Caste Revolutions of Yesteryear: Buddha

While Mahaviira Jain was perhaps the first person to denounce casteism, it is Buddha who propagated these ideas to the common people. Buddha was an existential or spiritual revolutionary because he became a monk in order to remove suffering rather than to escape it. He learned Samkhya yoga under the Adivasi sage, Sainjaya and attained the final goal of this yoga. However, he remained unsatisfied, as he still could not understand or remove world suffering. This compassionate thirst resulted in his true enlightenment. The effulgence of this enlightenment caused ordinary people to become transformed by his presence. Rather than using his enlightenment to become a high priest, he used his spirituality to create a moral revolution in Central India.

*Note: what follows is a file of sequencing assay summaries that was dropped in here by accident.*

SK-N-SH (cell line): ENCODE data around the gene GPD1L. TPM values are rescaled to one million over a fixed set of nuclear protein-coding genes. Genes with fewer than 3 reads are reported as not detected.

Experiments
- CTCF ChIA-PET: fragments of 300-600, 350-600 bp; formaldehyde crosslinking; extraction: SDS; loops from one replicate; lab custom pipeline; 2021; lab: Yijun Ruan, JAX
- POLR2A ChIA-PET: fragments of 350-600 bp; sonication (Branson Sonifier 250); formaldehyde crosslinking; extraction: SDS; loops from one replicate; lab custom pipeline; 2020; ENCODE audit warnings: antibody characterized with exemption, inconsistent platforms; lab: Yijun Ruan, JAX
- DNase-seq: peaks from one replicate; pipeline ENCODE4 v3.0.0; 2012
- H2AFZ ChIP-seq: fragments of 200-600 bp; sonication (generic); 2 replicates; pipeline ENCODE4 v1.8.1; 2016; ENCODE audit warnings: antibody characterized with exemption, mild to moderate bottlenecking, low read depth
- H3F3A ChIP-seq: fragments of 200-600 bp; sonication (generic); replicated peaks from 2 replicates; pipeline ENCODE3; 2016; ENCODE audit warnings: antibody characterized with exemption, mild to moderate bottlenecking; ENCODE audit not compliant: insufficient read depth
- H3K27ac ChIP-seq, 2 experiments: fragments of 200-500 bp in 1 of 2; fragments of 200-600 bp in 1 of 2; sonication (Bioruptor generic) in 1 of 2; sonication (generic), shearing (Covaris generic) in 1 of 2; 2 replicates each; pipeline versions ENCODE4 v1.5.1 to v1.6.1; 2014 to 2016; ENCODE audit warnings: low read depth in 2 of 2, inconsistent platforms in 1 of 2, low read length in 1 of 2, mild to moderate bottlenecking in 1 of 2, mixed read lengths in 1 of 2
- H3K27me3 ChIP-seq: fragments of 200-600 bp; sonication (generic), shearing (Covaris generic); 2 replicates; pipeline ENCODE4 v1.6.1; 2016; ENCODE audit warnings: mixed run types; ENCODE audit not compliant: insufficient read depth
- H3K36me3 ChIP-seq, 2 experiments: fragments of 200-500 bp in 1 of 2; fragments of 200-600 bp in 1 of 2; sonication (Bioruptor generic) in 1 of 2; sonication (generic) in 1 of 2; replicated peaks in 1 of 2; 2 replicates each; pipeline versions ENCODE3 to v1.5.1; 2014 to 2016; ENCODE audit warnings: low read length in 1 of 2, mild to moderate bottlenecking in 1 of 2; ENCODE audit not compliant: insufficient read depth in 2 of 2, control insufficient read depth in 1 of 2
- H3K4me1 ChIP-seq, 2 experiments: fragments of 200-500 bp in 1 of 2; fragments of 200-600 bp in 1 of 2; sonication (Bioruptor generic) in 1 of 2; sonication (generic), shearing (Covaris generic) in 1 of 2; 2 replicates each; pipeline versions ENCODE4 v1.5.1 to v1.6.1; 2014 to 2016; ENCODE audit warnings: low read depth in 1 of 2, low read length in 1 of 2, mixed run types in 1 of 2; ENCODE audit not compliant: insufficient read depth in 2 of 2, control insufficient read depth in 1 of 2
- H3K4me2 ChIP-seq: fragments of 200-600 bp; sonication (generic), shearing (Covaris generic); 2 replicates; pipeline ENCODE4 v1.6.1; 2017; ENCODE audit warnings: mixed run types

For the first time, dharma was not based on the ritual purity of animal sacrifice (as in Vedicism and Confucianism); dharma was based on one’s actual conduct. For the first time, morality was demanded of all people, regardless of the caste or class. This also resulted in a partial social revolution. Buddha created the first spiritual order in which there was equality amongst all races and castes. Buddha was the first to reason and dialogue with the common people to make them realize and condemn the irrationality of caste discrimination, the futility of religious rituals and the barbarism of ritual animal slaughter (yajina). The commitment to rational, collective discussion of ideas rather than blind faith in religious authorities was a genuine ideological revolution whose power is still felt today. Buddha’s monastic, social revolution led to evolution amongst the general populace. However, during the Buddhist age, there was equality in spiritual rites but inequality in the social order. After the Kśatriyas (warriors) and the Vaeshyas (merchants/capitalists) were initiated by Buddha, they still retained their caste identities. There was even fighting between the Kśatriyas and the Vaeshyas after the death of Buddha for the ashes of Buddha’s body. The king of Magadha said that since Buddha was a Kśatriya he must have the ashes because the ashes must be inherited by the Kśatriyas. Despite the lack of social equality due to the rejection of householder life, the impact of Buddha’s moral revolution has never been equalled in human history. Countless social reformers have come and gone, but none could create a moral revolution as Buddha did.

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